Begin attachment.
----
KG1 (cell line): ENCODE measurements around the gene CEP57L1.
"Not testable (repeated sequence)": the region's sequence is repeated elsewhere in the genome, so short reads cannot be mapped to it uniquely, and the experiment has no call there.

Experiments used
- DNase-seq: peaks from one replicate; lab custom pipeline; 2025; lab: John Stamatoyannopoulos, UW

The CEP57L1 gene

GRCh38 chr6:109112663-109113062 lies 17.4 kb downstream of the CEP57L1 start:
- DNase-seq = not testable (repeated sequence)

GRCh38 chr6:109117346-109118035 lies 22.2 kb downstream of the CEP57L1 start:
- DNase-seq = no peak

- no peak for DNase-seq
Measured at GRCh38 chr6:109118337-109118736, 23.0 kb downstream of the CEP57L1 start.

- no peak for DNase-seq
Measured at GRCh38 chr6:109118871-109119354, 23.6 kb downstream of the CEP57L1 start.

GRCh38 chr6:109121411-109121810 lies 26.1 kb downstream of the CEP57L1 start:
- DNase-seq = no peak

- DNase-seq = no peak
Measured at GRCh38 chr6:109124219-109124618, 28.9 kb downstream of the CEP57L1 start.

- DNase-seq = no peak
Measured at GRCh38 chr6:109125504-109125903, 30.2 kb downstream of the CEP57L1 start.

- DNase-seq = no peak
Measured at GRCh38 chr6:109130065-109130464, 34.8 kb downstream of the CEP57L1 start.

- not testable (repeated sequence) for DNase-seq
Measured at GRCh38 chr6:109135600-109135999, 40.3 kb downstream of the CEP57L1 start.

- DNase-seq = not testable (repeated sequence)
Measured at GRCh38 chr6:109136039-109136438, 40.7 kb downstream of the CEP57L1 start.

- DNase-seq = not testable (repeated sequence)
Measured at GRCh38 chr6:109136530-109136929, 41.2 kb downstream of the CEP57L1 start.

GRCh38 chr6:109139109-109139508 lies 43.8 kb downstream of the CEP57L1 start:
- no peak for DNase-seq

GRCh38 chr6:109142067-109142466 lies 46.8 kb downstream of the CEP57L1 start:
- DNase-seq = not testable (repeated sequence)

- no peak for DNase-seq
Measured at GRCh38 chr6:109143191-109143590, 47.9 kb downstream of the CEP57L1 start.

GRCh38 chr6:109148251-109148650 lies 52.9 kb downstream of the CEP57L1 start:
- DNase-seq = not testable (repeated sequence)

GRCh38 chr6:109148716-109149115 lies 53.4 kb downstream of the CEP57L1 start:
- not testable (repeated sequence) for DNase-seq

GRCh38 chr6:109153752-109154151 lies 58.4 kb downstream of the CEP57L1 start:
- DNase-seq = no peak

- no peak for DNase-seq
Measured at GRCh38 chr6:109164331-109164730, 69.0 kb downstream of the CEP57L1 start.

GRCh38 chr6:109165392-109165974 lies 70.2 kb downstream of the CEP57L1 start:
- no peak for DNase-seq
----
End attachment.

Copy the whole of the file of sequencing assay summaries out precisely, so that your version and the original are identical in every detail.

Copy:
KG1 (cell line): ENCODE measurements around the gene CEP57L1.
"Not testable (repeated sequence)": the region's sequence is repeated elsewhere in the genome, so short reads cannot be mapped to it uniquely, and the experiment has no call there.

Experiments used
- DNase-seq: peaks from one replicate; lab custom pipeline; 2025; lab: John Stamatoyannopoulos, UW

The CEP57L1 gene

GRCh38 chr6:109112663-109113062 lies 17.4 kb downstream of the CEP57L1 start:
- DNase-seq = not testable (repeated sequence)

GRCh38 chr6:109117346-109118035 lies 22.2 kb downstream of the CEP57L1 start:
- DNase-seq = no peak

- no peak for DNase-seq
Measured at GRCh38 chr6:109118337-109118736, 23.0 kb downstream of the CEP57L1 start.

- no peak for DNase-seq
Measured at GRCh38 chr6:109118871-109119354, 23.6 kb downstream of the CEP57L1 start.

GRCh38 chr6:109121411-109121810 lies 26.1 kb downstream of the CEP57L1 start:
- DNase-seq = no peak

- DNase-seq = no peak
Measured at GRCh38 chr6:109124219-109124618, 28.9 kb downstream of the CEP57L1 start.

- DNase-seq = no peak
Measured at GRCh38 chr6:109125504-109125903, 30.2 kb downstream of the CEP57L1 start.

- DNase-seq = no peak
Measured at GRCh38 chr6:109130065-109130464, 34.8 kb downstream of the CEP57L1 start.

- not testable (repeated sequence) for DNase-seq
Measured at GRCh38 chr6:109135600-109135999, 40.3 kb downstream of the CEP57L1 start.

- DNase-seq = not testable (repeated sequence)
Measured at GRCh38 chr6:109136039-109136438, 40.7 kb downstream of the CEP57L1 start.

- DNase-seq = not testable (repeated sequence)
Measured at GRCh38 chr6:109136530-109136929, 41.2 kb downstream of the CEP57L1 start.

GRCh38 chr6:109139109-109139508 lies 43.8 kb downstream of the CEP57L1 start:
- no peak for DNase-seq

GRCh38 chr6:109142067-109142466 lies 46.8 kb downstream of the CEP57L1 start:
- DNase-seq = not testable (repeated sequence)

- no peak for DNase-seq
Measured at GRCh38 chr6:109143191-109143590, 47.9 kb downstream of the CEP57L1 start.

GRCh38 chr6:109148251-109148650 lies 52.9 kb downstream of the CEP57L1 start:
- DNase-seq = not testable (repeated sequence)

GRCh38 chr6:109148716-109149115 lies 53.4 kb downstream of the CEP57L1 start:
- not testable (repeated sequence) for DNase-seq

GRCh38 chr6:109153752-109154151 lies 58.4 kb downstream of the CEP57L1 start:
- DNase-seq = no peak

- no peak for DNase-seq
Measured at GRCh38 chr6:109164331-109164730, 69.0 kb downstream of the CEP57L1 start.

GRCh38 chr6:109165392-109165974 lies 70.2 kb downstream of the CEP57L1 start:
- no peak for DNase-seq